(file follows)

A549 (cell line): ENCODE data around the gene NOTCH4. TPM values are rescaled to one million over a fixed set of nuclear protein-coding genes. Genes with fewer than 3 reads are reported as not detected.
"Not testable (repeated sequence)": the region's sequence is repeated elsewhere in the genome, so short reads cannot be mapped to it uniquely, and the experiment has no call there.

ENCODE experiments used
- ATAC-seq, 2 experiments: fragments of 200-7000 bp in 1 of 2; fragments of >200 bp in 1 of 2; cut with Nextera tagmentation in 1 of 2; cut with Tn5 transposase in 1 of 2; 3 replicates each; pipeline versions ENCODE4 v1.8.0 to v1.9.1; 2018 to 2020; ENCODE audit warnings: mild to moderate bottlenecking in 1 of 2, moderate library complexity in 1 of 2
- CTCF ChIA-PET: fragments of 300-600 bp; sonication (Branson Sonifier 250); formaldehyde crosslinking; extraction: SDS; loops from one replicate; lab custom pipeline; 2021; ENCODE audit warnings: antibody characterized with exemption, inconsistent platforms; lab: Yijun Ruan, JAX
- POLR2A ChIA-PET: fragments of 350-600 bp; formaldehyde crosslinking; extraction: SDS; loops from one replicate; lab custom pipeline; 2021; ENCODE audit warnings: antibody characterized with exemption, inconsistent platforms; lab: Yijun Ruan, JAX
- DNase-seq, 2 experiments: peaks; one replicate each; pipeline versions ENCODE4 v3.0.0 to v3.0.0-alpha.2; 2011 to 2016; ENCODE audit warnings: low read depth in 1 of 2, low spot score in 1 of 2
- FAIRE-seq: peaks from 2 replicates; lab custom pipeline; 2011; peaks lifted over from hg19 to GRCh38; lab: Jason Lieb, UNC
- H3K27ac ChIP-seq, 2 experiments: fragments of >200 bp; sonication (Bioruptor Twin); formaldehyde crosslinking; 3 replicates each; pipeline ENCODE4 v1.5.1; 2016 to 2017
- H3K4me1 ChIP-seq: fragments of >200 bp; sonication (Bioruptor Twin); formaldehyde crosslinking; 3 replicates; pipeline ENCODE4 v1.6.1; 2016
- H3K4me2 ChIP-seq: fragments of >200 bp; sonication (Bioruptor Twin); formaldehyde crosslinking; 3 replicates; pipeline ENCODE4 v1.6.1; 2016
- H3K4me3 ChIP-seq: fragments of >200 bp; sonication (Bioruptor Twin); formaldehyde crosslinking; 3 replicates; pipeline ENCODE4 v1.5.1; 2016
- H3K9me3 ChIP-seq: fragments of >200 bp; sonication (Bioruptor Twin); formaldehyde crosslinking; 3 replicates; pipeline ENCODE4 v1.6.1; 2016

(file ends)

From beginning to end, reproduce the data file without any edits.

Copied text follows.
A549 (cell line): ENCODE data around the gene NOTCH4. TPM values are rescaled to one million over a fixed set of nuclear protein-coding genes. Genes with fewer than 3 reads are reported as not detected.
"Not testable (repeated sequence)": the region's sequence is repeated elsewhere in the genome, so short reads cannot be mapped to it uniquely, and the experiment has no call there.

ENCODE experiments used
- ATAC-seq, 2 experiments: fragments of 200-7000 bp in 1 of 2; fragments of >200 bp in 1 of 2; cut with Nextera tagmentation in 1 of 2; cut with Tn5 transposase in 1 of 2; 3 replicates each; pipeline versions ENCODE4 v1.8.0 to v1.9.1; 2018 to 2020; ENCODE audit warnings: mild to moderate bottlenecking in 1 of 2, moderate library complexity in 1 of 2
- CTCF ChIA-PET: fragments of 300-600 bp; sonication (Branson Sonifier 250); formaldehyde crosslinking; extraction: SDS; loops from one replicate; lab custom pipeline; 2021; ENCODE audit warnings: antibody characterized with exemption, inconsistent platforms; lab: Yijun Ruan, JAX
- POLR2A ChIA-PET: fragments of 350-600 bp; formaldehyde crosslinking; extraction: SDS; loops from one replicate; lab custom pipeline; 2021; ENCODE audit warnings: antibody characterized with exemption, inconsistent platforms; lab: Yijun Ruan, JAX
- DNase-seq, 2 experiments: peaks; one replicate each; pipeline versions ENCODE4 v3.0.0 to v3.0.0-alpha.2; 2011 to 2016; ENCODE audit warnings: low read depth in 1 of 2, low spot score in 1 of 2
- FAIRE-seq: peaks from 2 replicates; lab custom pipeline; 2011; peaks lifted over from hg19 to GRCh38; lab: Jason Lieb, UNC
- H3K27ac ChIP-seq, 2 experiments: fragments of >200 bp; sonication (Bioruptor Twin); formaldehyde crosslinking; 3 replicates each; pipeline ENCODE4 v1.5.1; 2016 to 2017
- H3K4me1 ChIP-seq: fragments of >200 bp; sonication (Bioruptor Twin); formaldehyde crosslinking; 3 replicates; pipeline ENCODE4 v1.6.1; 2016
- H3K4me2 ChIP-seq: fragments of >200 bp; sonication (Bioruptor Twin); formaldehyde crosslinking; 3 replicates; pipeline ENCODE4 v1.6.1; 2016
- H3K4me3 ChIP-seq: fragments of >200 bp; sonication (Bioruptor Twin); formaldehyde crosslinking; 3 replicates; pipeline ENCODE4 v1.5.1; 2016
- H3K9me3 ChIP-seq: fragments of >200 bp; sonication (Bioruptor Twin); formaldehyde crosslinking; 3 replicates; pipeline ENCODE4 v1.6.1; 2016